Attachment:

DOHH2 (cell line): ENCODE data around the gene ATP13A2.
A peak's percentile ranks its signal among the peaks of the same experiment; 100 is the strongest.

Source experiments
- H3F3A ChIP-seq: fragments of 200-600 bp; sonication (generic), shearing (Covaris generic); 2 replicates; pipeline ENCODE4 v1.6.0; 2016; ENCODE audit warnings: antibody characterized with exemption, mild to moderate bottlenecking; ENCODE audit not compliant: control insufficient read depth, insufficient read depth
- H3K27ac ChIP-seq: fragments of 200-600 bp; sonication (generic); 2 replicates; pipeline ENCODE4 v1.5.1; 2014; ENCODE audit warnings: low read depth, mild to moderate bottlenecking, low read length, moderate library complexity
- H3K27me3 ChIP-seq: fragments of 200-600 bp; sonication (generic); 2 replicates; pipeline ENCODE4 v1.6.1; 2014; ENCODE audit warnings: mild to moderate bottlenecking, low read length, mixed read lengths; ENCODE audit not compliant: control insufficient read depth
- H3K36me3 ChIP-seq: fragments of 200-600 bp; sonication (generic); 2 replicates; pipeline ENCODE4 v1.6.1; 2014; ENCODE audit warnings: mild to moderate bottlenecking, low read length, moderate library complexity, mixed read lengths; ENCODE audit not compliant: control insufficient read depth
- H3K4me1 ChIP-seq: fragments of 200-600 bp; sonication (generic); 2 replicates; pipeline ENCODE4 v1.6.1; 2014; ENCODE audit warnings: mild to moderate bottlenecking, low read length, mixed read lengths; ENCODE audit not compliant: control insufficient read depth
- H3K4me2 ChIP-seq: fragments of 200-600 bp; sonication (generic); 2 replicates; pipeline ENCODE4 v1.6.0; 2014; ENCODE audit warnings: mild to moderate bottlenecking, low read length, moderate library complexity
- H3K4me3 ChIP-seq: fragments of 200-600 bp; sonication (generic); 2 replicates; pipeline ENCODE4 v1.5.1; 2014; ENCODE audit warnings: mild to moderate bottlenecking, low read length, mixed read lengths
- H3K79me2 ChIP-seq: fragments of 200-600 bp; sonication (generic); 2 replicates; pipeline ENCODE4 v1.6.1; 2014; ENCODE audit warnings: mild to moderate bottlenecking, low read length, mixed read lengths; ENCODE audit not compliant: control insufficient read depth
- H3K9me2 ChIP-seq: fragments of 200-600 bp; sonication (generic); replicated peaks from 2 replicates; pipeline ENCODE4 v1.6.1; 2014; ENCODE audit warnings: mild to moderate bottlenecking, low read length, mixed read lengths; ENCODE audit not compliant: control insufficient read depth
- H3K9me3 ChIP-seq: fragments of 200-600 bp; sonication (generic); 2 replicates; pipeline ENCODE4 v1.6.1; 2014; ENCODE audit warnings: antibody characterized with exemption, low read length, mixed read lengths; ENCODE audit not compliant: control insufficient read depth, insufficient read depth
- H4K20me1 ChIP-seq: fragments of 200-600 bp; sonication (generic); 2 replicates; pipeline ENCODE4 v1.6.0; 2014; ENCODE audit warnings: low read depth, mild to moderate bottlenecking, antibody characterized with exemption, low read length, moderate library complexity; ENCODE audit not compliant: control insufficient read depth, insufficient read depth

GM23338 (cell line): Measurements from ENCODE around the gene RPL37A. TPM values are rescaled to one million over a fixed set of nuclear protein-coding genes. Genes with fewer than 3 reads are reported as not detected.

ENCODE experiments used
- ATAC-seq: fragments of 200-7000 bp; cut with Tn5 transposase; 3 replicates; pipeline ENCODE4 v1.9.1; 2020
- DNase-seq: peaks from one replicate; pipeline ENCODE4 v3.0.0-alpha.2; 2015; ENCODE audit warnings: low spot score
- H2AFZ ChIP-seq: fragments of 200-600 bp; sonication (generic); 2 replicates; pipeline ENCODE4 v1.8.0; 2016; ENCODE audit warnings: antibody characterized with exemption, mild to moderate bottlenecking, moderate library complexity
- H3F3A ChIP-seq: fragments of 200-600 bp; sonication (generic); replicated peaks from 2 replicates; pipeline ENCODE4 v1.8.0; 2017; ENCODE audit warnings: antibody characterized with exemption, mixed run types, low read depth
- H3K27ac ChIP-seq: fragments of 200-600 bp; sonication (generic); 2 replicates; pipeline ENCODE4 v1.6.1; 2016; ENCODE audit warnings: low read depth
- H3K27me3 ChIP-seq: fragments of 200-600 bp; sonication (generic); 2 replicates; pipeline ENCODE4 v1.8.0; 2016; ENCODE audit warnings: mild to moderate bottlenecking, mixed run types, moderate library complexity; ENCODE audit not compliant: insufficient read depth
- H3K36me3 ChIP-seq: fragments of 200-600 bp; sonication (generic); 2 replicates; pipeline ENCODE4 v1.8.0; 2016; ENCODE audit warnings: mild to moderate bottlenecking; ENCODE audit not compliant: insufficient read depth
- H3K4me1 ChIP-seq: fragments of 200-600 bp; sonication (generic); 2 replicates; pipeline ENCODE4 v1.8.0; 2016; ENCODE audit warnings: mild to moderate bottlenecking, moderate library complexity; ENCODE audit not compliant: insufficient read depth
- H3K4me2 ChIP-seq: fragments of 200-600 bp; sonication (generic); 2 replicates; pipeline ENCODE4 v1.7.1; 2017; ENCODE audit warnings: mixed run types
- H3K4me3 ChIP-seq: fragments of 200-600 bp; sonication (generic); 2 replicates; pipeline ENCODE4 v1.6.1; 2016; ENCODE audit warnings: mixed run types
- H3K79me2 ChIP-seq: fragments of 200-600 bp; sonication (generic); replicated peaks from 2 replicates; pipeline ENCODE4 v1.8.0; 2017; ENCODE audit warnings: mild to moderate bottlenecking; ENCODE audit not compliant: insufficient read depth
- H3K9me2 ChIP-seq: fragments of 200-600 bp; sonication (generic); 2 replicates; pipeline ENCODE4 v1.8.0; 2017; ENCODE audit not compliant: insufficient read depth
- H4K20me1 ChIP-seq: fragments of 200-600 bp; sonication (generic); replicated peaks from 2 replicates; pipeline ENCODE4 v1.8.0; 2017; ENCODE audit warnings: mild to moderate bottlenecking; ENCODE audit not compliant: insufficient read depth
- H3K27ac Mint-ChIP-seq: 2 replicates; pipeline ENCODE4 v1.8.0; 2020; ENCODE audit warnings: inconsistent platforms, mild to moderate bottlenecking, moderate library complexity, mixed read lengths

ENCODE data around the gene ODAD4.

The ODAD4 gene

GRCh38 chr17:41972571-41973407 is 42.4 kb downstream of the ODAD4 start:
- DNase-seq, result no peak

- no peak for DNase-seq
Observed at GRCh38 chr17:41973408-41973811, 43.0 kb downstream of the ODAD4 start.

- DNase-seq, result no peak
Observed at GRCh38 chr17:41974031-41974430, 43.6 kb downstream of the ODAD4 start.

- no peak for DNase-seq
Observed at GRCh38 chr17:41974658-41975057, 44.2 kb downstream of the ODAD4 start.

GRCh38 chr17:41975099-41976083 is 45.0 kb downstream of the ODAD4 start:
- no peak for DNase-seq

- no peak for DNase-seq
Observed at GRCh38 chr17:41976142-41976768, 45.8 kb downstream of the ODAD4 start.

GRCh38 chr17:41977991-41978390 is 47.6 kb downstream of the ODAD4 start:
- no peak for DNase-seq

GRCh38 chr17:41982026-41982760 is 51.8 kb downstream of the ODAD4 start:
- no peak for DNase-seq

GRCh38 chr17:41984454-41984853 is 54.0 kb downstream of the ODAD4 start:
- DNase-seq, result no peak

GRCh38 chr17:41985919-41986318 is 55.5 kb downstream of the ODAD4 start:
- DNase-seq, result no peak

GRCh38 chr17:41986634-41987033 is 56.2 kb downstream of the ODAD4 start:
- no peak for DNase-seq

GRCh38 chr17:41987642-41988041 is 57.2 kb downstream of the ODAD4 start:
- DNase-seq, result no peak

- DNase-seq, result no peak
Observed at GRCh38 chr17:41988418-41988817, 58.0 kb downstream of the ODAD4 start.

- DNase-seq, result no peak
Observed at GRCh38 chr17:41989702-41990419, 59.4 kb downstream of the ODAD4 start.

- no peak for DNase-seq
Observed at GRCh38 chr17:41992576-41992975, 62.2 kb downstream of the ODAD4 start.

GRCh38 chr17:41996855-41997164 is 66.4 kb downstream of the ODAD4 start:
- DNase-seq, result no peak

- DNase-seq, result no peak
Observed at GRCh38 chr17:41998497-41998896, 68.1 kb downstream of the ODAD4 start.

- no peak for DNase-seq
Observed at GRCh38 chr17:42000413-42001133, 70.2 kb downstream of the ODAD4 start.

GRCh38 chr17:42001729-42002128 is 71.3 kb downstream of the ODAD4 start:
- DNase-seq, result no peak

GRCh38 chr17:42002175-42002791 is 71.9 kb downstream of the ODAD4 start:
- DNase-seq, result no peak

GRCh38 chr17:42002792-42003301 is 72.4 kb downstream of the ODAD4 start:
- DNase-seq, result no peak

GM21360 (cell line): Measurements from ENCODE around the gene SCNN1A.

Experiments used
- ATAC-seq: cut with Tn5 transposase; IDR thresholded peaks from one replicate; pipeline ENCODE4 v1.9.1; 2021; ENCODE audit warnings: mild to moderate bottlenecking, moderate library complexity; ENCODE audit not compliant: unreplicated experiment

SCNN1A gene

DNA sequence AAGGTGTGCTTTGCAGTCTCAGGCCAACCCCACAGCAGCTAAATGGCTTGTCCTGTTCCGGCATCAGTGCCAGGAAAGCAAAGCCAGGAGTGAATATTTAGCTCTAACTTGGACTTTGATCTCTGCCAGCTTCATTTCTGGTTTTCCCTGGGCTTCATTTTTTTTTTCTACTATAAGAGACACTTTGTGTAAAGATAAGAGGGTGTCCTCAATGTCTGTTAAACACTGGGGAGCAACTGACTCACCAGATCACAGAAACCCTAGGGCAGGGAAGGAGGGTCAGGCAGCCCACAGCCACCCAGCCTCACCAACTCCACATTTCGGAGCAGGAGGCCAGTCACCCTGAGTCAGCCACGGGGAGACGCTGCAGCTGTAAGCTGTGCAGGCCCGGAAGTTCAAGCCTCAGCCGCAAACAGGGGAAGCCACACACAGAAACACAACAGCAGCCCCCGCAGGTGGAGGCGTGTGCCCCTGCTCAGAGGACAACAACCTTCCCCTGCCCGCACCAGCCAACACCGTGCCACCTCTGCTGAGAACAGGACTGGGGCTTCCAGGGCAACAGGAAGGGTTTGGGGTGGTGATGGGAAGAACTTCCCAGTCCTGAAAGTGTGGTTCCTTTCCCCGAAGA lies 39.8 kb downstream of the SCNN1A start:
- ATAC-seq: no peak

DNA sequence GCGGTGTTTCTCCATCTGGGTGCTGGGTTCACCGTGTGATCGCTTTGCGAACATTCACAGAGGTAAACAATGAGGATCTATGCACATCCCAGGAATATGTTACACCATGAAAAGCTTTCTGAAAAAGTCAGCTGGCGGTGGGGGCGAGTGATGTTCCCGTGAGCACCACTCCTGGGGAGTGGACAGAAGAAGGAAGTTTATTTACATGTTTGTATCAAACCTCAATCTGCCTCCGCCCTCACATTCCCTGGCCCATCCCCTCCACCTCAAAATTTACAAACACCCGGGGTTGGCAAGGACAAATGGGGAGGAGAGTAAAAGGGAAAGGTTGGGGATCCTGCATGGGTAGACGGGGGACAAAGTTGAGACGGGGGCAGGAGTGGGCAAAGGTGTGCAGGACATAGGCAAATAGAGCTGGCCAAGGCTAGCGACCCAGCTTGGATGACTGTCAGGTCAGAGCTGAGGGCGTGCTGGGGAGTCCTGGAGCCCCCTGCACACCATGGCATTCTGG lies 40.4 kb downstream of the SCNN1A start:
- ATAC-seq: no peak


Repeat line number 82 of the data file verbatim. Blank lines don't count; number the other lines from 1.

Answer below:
- ATAC-seq: no peak